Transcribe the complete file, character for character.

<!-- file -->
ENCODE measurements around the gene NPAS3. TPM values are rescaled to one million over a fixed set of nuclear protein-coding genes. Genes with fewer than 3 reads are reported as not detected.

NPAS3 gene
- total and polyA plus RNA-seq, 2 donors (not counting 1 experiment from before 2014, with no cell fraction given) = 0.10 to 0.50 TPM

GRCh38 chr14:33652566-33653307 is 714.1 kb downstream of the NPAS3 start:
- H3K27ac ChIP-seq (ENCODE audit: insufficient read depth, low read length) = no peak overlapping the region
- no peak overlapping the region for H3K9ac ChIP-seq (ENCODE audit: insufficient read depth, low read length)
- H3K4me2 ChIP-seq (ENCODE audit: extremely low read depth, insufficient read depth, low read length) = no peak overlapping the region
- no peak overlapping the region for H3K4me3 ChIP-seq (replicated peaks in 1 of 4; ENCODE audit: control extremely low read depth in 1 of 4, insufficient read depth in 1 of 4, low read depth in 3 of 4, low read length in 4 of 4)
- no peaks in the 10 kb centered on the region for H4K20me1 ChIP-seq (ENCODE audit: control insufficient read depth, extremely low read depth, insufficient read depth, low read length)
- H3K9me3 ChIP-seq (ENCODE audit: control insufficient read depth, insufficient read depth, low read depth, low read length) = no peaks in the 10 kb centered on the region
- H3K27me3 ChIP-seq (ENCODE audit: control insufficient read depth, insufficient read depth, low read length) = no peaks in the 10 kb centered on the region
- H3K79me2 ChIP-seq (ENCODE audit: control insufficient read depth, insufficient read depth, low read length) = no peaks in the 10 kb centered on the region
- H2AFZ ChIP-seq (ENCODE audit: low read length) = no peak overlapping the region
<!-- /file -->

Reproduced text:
ENCODE measurements around the gene NPAS3. TPM values are rescaled to one million over a fixed set of nuclear protein-coding genes. Genes with fewer than 3 reads are reported as not detected.

NPAS3 gene
- total and polyA plus RNA-seq, 2 donors (not counting 1 experiment from before 2014, with no cell fraction given) = 0.10 to 0.50 TPM

GRCh38 chr14:33652566-33653307 is 714.1 kb downstream of the NPAS3 start:
- H3K27ac ChIP-seq (ENCODE audit: insufficient read depth, low read length) = no peak overlapping the region
- no peak overlapping the region for H3K9ac ChIP-seq (ENCODE audit: insufficient read depth, low read length)
- H3K4me2 ChIP-seq (ENCODE audit: extremely low read depth, insufficient read depth, low read length) = no peak overlapping the region
- no peak overlapping the region for H3K4me3 ChIP-seq (replicated peaks in 1 of 4; ENCODE audit: control extremely low read depth in 1 of 4, insufficient read depth in 1 of 4, low read depth in 3 of 4, low read length in 4 of 4)
- no peaks in the 10 kb centered on the region for H4K20me1 ChIP-seq (ENCODE audit: control insufficient read depth, extremely low read depth, insufficient read depth, low read length)
- H3K9me3 ChIP-seq (ENCODE audit: control insufficient read depth, insufficient read depth, low read depth, low read length) = no peaks in the 10 kb centered on the region
- H3K27me3 ChIP-seq (ENCODE audit: control insufficient read depth, insufficient read depth, low read length) = no peaks in the 10 kb centered on the region
- H3K79me2 ChIP-seq (ENCODE audit: control insufficient read depth, insufficient read depth, low read length) = no peaks in the 10 kb centered on the region
- H2AFZ ChIP-seq (ENCODE audit: low read length) = no peak overlapping the region